would turn the "peslle tails" out
to graze qud pick up the old rifle
and amuse himself in the usual
way. At last it was discovered
that the prairies would produce,
end the great corn piles along all
the railroads and at every station
now ovldences the fact that this
is a country of wonderful fertility
and boundloss productiveness.
JBvery year develops new resources
and "the half has neyer been
Theso beautiful lands have
slept on through tho deoades ol
transformation, and their devel
opment has been gradual though
constant, until tho railroads a gen
eration ago crept down from Mis
souri and Kansas whon a new and
fresh impetus waB given the cat
tle Industry and all other enter
prises, and in their wako the
strong, brawny arm of thv farmer,
"the man with the hoe," and the
country has bcoome populous and
Tho great states of Missouri,
Kansas and Arkansas, are our
boundary lines on tho east and
north, and tho country is full ol
tholr energetio and progressive
citizens, and we are within a. (nw
-.-, ... ,
There is no necessity for making
an argument to the Ciierokee peo
ple for or against the pending
agreement. The great majority of
Cherokee voters have already
spoken against il It does not
measure up to what they conceive
lo be a fair treaty, and they have
rejected il on general principles.
There is nothing to cause a ohango
of eentimenl in its favor, and m
suoh change will come. To say
that no more agreements will be
attempted if this one fails is non
sense, and the threat lo enforce
tho Curtis law, that legislative
bastard that has already been in
lorco over this country nearly
threo years is a piece of folly.
Tho Cherokees will never yield up
without compensation so many
property rights as are asked for In
tho agroement. The members of
congrces who were instrumental in
amending the treaty know fullwoll
the reasons for Kb rejection by the
Ohorokee people, and they knew,
when at the l;st moment they
lugged In tho lease section, that
they were jopardlzlng its ratifica
tion. Those who essay to speak
for the government at this time,
either do bo from sordid motives
or else they aro hopelessly Ignor
ant of tho range of that ingenuous
document. The Cherokees don't
want to make that kind of a treaty,
and tho voto on the 29th inat., will
provo tho assertion that they will
not bo cooroed into so foolish and a
far-reaching s'ep, The oongress
of tho United States ought to pro
tect these people from so unjtut a
measuro Instead of being a party
to It. 'l be government owes th
vision comes. It is also uacd to
designate those who have enjoyed
the privileges accruing heretofore
to the Cherokee Indian?.
Those who are accorded tho
rights of citizenship aro A Tlioso
having Cherokee blood and rec
ognized by the tribe as having tho
righta of citizenship; B Shawnee
Indians adopted into the tribe by
agreement. These Shawnees
bought into the tribe in 1867,
and by agreement wore given "all
the rich t s nf native Cherokees."
C Delaware Indians wiio bought
into the tribe like the Shawnees,
only with some special rights not
accorded the Shawnees. D Whites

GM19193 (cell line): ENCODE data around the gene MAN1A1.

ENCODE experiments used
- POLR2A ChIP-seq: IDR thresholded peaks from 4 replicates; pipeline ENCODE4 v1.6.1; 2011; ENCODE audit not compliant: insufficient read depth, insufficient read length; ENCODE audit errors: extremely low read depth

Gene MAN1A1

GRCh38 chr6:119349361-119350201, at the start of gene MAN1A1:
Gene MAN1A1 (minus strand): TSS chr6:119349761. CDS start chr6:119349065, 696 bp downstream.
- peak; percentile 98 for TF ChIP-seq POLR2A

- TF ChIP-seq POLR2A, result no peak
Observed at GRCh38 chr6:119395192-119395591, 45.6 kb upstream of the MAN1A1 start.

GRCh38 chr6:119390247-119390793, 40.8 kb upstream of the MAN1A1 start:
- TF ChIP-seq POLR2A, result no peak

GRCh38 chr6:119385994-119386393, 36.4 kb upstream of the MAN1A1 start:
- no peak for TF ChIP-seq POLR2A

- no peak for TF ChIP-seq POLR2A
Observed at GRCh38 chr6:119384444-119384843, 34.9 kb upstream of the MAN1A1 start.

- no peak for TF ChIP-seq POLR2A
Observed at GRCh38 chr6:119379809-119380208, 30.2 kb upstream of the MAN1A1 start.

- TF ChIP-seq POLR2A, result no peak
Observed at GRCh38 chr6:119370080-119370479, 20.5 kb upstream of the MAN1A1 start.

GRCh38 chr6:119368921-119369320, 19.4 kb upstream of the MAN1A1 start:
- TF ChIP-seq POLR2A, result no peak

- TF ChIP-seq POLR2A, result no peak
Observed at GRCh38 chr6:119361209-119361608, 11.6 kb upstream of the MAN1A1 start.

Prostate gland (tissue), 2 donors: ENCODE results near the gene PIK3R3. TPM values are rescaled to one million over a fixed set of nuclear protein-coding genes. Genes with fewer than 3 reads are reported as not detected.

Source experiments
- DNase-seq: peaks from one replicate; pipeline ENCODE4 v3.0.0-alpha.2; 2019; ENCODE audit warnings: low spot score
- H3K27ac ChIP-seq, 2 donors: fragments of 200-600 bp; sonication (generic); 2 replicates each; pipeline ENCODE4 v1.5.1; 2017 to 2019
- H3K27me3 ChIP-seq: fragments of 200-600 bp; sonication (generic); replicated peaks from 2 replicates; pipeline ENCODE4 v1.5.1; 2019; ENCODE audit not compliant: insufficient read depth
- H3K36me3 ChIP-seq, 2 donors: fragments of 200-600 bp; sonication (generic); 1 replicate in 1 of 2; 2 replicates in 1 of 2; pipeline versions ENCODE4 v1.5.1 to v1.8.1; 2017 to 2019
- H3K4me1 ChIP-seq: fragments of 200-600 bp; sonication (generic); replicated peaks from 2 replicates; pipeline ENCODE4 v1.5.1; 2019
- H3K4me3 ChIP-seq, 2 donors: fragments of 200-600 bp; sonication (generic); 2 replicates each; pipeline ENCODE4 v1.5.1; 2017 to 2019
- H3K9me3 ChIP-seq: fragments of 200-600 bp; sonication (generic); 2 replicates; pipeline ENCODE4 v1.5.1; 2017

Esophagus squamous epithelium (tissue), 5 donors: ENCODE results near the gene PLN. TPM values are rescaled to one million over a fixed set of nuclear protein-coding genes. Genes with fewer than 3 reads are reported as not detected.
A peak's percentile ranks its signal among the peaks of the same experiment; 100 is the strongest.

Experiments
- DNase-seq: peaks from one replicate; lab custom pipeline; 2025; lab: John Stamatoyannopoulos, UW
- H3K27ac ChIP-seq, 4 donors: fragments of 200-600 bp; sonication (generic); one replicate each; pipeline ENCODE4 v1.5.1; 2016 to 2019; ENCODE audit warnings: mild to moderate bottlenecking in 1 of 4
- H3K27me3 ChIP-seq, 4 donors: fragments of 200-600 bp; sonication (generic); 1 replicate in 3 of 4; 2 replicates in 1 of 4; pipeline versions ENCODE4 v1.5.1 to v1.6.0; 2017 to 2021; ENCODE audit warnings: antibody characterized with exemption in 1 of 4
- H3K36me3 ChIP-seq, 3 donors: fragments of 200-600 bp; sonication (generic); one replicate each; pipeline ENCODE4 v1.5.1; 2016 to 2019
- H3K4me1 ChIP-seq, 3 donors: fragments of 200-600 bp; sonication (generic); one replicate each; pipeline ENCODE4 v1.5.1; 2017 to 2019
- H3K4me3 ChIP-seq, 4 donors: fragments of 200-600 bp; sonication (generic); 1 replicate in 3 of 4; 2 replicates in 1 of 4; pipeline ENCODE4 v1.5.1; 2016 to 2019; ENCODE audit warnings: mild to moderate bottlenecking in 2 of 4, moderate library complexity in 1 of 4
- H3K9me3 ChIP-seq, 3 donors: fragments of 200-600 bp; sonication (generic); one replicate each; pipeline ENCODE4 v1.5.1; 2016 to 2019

adopted into the tribe by the inter
marriage laws ol tho Cherokee na
tion and, E Cherokeo freedmen,
who onoe belonged to tho Chero
kees as slaves, and who by tho
treaty of July 10, 1866 were given
These constitute tho five differ'
ent clashes oi Cherokee citizens.
The roll of tlio6e citizens has large
ly been finished by the Dawes
commission, with the exception of
tho freedmen, and the work of en
rolling them begun this week at
Fort Gibson and will continue for
ti.o next throe months. As all
nhoso names appear upon the roll
now being made by the Dawes
cummieainn will come in for a
Blare of tribal properly, the im
parlance uf that roll is apparont.
The oliief drawback to holding
laud in oommon has always been
the great difficulty of ascertaining
who ro and who are not entitled
to the privileges ol tribal citizen
ship. Sume years ago. the Chero
kees bfcatno convinced that the
only way to get rid of "intruderd,"
claiming to he Cherokees, was to
divide the land per capita and ob
tain Individual title.
The polls wero opened Tuesday
morning and, even at the early
hour, a number of enthusiastic
and interested citizens were stand
ing about deeply engaged in a dis
cussion as to the relative merits of
the several candidates.
Of course the "wise politician"
with plenty of gab and no influ
ence other than their own voto
"butted in" with their usual per
sistency and told how it would
happen. The majority of the
workers, however, were men of
property and influence.
Jim Leforce served as challenger
for the Citizens ticket while there
were several democrats, Pryor
I Farley, Sam Frailer, candidate
Davenport and several others on
hand to seo that no illegal votes
Billy Simms, J. P. Soott and
J. J. Spencer Borved as judges.
and Bill Ward and John Thoma
son acted as clerks Deput" Mar
shal Mike Gahberl was present in
his official capacity.
J. L. Shcrer, candidate for ald
erman, deposited the first billot,
a straight ticket.
On the Citizens ticket the
name of Mr. Raines was tho only
one appearing as a oandldate for
alderman. Wherever a straight
tloket was voted it helped Ra'
bewuso tMennrtra im una--itr ui-
vide the vote, the five having the
largest number of voles to be de
Eirlv in the day candidates
Shanahan and Davenport good
natured';' dialled rcili other and
it was noted that Mr. Davenport
voted his ticket straight with the
exception of crossing out his own
name and substituting that of Mr.
Shanahan. When the latter voted
his suffrage was oust for Mr. Dav
enport. A concerted tfiurt was made all